Effects of the NMDA Receptor Antagonist MK-801 on the Timing and Temporal Processing of Short-Intervals in Rats

Date of Award


Document Type


Degree Name

Doctor of Philosophy (Ph.D.)



First Advisor

Kevin Pang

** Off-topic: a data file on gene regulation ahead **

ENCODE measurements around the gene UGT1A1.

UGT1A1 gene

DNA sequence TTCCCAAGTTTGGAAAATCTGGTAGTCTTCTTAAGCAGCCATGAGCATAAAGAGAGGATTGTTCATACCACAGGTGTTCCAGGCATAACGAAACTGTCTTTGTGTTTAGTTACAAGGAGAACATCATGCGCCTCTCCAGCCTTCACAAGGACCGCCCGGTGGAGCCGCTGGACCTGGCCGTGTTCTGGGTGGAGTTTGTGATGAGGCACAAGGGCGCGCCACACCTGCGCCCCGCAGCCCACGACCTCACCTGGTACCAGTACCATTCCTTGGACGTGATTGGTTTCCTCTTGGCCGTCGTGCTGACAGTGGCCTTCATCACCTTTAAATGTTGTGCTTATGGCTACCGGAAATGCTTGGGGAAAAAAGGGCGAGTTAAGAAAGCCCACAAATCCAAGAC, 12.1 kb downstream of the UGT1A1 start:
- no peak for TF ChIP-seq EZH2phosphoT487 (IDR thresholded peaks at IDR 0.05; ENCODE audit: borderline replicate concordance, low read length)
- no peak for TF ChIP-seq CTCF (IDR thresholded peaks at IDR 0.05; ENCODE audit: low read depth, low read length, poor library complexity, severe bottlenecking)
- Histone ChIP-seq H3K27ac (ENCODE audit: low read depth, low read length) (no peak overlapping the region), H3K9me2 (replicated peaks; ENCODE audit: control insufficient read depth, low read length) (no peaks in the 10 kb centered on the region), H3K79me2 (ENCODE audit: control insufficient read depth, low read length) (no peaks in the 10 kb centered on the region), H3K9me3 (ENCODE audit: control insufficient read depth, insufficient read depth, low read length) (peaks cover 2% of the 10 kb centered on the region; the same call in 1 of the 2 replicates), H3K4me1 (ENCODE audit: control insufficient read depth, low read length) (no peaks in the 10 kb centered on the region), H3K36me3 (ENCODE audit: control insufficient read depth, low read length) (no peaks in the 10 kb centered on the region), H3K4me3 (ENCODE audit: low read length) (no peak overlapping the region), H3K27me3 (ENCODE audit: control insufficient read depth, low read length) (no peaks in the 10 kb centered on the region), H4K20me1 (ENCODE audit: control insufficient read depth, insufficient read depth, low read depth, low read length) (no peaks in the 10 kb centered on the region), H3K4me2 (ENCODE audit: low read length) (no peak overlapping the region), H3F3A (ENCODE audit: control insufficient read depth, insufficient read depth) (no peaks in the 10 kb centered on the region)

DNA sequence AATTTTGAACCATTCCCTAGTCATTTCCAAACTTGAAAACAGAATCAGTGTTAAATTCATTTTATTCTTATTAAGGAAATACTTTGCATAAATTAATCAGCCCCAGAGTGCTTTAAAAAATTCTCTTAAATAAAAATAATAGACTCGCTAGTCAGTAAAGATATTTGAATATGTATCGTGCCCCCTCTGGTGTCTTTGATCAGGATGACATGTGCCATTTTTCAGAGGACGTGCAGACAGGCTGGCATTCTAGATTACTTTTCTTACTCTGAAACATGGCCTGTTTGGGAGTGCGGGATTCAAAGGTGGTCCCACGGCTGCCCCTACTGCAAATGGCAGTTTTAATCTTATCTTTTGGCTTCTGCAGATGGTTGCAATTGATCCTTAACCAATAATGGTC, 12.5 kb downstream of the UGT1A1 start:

The present series of studies examined effects of MK-801, an NMDA antagonist, on short-interval timing in rats. The first study used two experiments to examine timing performance using the peak-interval (PI) and PI-gap procedures during chronic exposure of MK-801. The first of these experiments investigated the effects of three MK-801 doses (0.025 mg/kg, 0.05 mg/kg, & 0.2 mg/kg) administered for 10 sessions; the second experiment examined a single dose (0.2 mg/kg) administered for 15 sessions. MK-801 interfered with short interval timing by producing an over-estimation of time and a non-scalar increase in variability. Additionally, MK-801 increased response rate, suggesting a decrease in response inhibition. The influence of MK-801 on the formation of temporal memories was examined by switching the temporal criterion (Meck, 1988; Meck, Komeily-Zadeh, & Church, 1984). Spontaneous alternation and water maze tasks were determined whether the dose of MK-801 (0.05 mg/kg) also influenced spatial memory. Results suggested that MK-801 did not alter temporal learning and that this dose (0.05 mg/kg) had no effect on spontaneous alternation and water maze. MK-801 did increase the rate of responding, demonstrating that the drug had positive effects. However, the dose may have been insufficient to alter both spatial and temporal learning. Therefore, more work needs to be done with high concentrations of MK-801 before concluding that NMDA receptor antagonists have no influence on the learning of temporal durations. Finally, modeling simulations were used to qualitatively fit the MK-801 data using Scalar Expectancy Theory (SET) in order to better understand the effects of MK-801 on timing and temporal processing. Modeling results suggest MK-801 has a wide ranging effect on the mechanisms of timing and temporal processing. Based on the simulations, the best fit to the data was obtained when five of the eight parameters were altered. Clock speed was slowed, while variability of clock speed, memory transformation, threshold, and base-rate of responding values were all increased. In summary, no definitive conclusions can be made about MK-801 effects on temporal learning. However there are two clear effects on timing and temporal processing, MK-801 causes an over-estimation of time and an increased rate of responding.